Bletchley Park… Home of The Codebreakers…

Bletchley Park near Milton Keynes England was a secret for over 30 years. Once it was Britains best kept secret. The Enigma cipher machine was developed and used here during the second world war to break the German codes. It was very successful and believed to have shortened the war by around two years, saving countless lives.

Today the park is open to the public as a heritage site and museum, and Marilyn and I explored the wide range of exhibitions and learnt how its codebreaking successes worked. More incredible than fiction, the story of Bletchley Park was a desperate race against time. The mission of codebreakers like Alan Turin, was to crack Germany’s coded communications, such as those sent via the German Enigma machine. Bletchley Park was Churchill’s secret passion; he called the codebreakers his “Geese that laid the golden eggs but never cackled” 8.500 people worked at Bletchley Park during the war and all done with amazing secrecy.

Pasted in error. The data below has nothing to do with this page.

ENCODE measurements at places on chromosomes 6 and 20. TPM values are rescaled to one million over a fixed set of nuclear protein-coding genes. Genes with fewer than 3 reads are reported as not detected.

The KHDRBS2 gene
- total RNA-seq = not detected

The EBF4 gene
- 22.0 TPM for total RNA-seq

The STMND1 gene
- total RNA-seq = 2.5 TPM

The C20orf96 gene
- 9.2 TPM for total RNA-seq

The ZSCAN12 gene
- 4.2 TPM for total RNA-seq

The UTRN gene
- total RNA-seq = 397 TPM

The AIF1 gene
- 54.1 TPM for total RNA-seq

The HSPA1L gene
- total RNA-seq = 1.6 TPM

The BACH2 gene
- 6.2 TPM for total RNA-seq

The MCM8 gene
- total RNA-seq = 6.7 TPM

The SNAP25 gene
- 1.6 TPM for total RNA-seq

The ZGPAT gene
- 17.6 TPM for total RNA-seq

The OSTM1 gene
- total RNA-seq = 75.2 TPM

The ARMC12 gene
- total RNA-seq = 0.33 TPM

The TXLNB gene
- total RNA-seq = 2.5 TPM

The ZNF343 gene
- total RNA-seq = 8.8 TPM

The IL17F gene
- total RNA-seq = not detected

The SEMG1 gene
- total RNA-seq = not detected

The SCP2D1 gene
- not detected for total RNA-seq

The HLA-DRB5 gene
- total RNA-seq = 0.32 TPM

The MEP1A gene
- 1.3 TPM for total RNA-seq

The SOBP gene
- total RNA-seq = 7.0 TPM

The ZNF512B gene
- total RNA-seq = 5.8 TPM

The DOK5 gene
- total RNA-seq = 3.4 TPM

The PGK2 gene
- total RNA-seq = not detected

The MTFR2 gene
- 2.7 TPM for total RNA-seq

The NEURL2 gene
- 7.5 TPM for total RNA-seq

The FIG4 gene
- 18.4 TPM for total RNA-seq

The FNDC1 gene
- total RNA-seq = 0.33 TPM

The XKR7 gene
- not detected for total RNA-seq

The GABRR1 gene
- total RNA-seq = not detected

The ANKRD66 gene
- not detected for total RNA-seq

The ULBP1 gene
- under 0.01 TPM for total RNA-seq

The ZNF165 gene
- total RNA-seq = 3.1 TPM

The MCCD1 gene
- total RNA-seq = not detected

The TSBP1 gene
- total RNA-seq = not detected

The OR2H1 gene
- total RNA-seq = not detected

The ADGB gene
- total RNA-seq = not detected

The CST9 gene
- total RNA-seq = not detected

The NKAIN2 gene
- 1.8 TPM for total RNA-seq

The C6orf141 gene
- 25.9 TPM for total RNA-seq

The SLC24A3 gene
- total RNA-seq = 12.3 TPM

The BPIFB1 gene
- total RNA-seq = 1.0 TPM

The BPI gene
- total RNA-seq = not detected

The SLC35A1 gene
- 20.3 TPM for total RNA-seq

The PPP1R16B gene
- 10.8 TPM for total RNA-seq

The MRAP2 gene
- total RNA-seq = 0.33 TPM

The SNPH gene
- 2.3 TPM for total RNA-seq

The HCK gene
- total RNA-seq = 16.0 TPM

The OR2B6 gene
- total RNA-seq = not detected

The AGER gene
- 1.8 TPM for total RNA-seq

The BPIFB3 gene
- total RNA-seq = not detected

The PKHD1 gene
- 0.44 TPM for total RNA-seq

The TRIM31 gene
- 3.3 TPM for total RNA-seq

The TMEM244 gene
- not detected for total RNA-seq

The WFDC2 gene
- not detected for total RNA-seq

Colossus was on view; this was the world’s first semi-programmable electronic computer and developed for Bletchley Park. The size of a small room, it used over 2,500 valves, and the rebuilt version is operational today.

Bletchley Park was the world’s first large-scale codebreaking centre, and there is much to see and do there. Marilyn and I enjoyed our day, visiting the Mansion House, a number of well-staged exhibitions, the fine Cafe, and the codebreaking huts. The Park is situated in a beautiful parkland setting, with a lake, wildlife and an American Garden Trail commemorating the special relationship formed here.

Bletchley Park is online @

About Patrick

a photographer, writer and blogger, a studio and press photographer since the mid 1960's, first published writings in 1974
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